The MG RV8 is something of a throwback to a bygone era. British company British Motor Heritage, itself owned by the Rover Group, was re-manufacturing the MGB bodyshell for the restoration market in the late 1980s/early 1990s. However, seeing the success of the new Mazda MX5 two-seat roadster, Rover decided to join the party and took the Buick-derived V8 that used to power the MGB GT V8 and then, the Range Rover, and installed it into the remanufactured shell.
It chose to retain the leaf-sprung rear suspension of the original but fitted conventional telescopic dampers to the front to modernise the handling. The car was fitted with modified versions of the original MGB panels – boot and bonnet were essentially the same though wings were stretched to accommodate a revised rear axle with a limited-slip differential and larger wheels – and the result was the MG RV8, in essence a grown-up MGB roadster with a V8 motor slightly larger than the original – now 3.9-litres instead of 3.5l.
Response in the UK and Europe was lukewarm following its debut in late 1992 but demand was huge in Japan; of the 2000-car production run, more than 75% went to the Far East, though they began to return to British shores around ten years later, when they were sold into the trade network in Japan and subsequently exported.
This example is one of 1583 that were exported to Japan and was first registered by MG Japan on July 21 1994. It was owned by a lady driver in Shinagawa in Tokyo, where it covered a relatively low mileage, of 34,010km or 21,256 miles. It was re-imported to the UK in late 2004 where it re-joins the UK contingent of the remaining 400-odd examples. The current owner purchased the vehicle from the importer in 2005 and has driven and maintained it meticulously ever since.
He found himself drawn to the MG brand, even though his formative years were influenced by American muscle cars. As a result, he always wanted “something with a V8” and when the RV8 came up for sale, he decided to treat himself. In the interim 16 years, he has looked after it and enjoyed it but now has another MG project that demands his time and space and so he is presenting this excellent example for auction so it can continue to give pleasure to a new owner.
There is a staggering amount of paperwork with this car. In addition to the original documentation, there is a comprehensive and extensive record of all modifications, replacements, service and repair work carried out since it returned to the UK and the owner will pass all relevant information on to the new owner.
There is the original UK V5 registration document from when the car was first registered in the UK, as well as its original Type Approval certificate and a certified copy of the car’s factory build record. The car is accompanied by its original owner’s handbook and the service logbook – in Japanese though this has been translated into English and a copy included.
There is also the Rover Japan Sales and Service Network handbook and Japanese audio equipment handbook, all housed in the original wallet. There is also a (English) workshop repair manual that the owner purchased as well as a UK owner’s handbook and original advertising brochure that he sourced and the documentation for the UK aftermarket audio that the car now features.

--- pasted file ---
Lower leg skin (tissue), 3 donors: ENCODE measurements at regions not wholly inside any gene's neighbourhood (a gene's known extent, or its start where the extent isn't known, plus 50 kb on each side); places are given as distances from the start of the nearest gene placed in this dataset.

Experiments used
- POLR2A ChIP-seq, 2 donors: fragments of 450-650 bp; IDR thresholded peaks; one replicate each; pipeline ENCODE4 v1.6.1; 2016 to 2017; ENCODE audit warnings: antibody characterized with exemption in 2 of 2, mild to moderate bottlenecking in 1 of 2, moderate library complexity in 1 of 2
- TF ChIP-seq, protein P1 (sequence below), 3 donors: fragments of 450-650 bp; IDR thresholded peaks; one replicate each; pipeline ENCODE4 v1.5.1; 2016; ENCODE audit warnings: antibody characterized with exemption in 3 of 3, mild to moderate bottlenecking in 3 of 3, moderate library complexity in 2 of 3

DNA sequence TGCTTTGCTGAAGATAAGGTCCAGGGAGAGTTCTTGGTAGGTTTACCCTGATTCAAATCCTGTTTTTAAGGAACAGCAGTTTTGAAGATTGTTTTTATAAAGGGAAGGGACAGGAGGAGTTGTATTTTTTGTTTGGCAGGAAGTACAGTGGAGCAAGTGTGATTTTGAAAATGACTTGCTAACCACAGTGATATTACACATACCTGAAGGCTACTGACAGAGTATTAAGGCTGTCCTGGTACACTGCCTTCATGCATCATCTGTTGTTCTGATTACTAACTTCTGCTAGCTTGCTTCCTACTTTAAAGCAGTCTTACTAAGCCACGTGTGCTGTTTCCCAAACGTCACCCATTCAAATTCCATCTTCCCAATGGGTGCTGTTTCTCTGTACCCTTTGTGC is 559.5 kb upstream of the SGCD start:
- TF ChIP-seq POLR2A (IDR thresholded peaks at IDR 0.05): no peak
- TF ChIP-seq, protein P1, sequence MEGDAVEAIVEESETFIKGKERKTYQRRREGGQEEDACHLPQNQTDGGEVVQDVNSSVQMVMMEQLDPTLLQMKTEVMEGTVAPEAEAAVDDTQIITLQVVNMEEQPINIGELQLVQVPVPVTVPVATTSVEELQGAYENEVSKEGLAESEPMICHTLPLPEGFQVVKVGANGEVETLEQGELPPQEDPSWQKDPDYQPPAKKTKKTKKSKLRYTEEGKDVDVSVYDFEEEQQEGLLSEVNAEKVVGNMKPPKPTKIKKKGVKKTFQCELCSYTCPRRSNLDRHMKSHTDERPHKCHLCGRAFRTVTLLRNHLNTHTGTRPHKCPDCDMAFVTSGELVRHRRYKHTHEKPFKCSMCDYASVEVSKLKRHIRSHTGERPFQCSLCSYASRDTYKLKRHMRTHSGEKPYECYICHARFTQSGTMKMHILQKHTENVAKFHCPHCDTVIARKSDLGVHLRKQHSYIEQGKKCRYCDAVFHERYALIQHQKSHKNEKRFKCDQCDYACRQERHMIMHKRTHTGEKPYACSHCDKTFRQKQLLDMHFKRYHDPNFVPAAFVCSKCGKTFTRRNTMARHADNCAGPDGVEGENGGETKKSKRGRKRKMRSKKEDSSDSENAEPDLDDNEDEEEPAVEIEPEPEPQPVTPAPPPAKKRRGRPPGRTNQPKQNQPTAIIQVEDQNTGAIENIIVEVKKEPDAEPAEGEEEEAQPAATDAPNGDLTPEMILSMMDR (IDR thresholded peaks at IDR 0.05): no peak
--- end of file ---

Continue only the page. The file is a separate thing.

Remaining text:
There is also a significant amount of information provided by the owner, including a list of the remedial work carried out when the car arrived in the UK; modifications that were carried out to convert the car from Japanese to UK specification (although it was always right-hand drive); a maintenance summary; a list of components repaired or replaced and a comprehensive fuel consumption log. There is also every MoT certificate that the car has held since it arrived back in the UK, including the current certificate which expires in February 2022.
Literally every mile that the car has covered in the UK since its import in 2004 is detailed in this incredible history – a testament to the owner’s passion and love for the brand and this car in particular.
The car’s interior is in very nice condition, with what appears to be evidence of light wear and use, as would be expected with the low mileage. The owner does explain that the previous owner in Japan appeared to have done lots of short journeys – despite the low overall mileage, the driver’s seat base was heavily worn and as a result, the front seats were swapped for a matching pair from another imported car in the same colour – beige leather - before he took the vehicle on. Both the front seats now show no real signs of wear though they would appear to benefit from a good clean.
The carpets are in excellent condition, the owner having always used a set of MG over-mats and rubber mats on top of these but he points out one area on the driver’s side where replacement carpet has been fitted. He was unaware that a heat shield under the car had failed and the heat from the engine and exhaust caused a small part of the carpet and heel mat to melt. He replaced the carpet on that side but suggests that the colour match is not quite perfect.
The steering wheel and gear knob show little signs of wear and the walnut burr across the door tops and the dashboard is in lovely condition, all having been replaced when the car arrived in the UK.. The owner confirms all the gauges and electrical system operate as they should including the Japan-only air conditioning system.
The original Japan-specification speedometer, which read in kilometres per hour only, was replaced when the car was imported, with a reading of 34,010km but will accompany the car when the auction ends. The replacement is an original empirical MPH version that now displays a mileage of 17,667 miles, giving the total of 38,885 miles.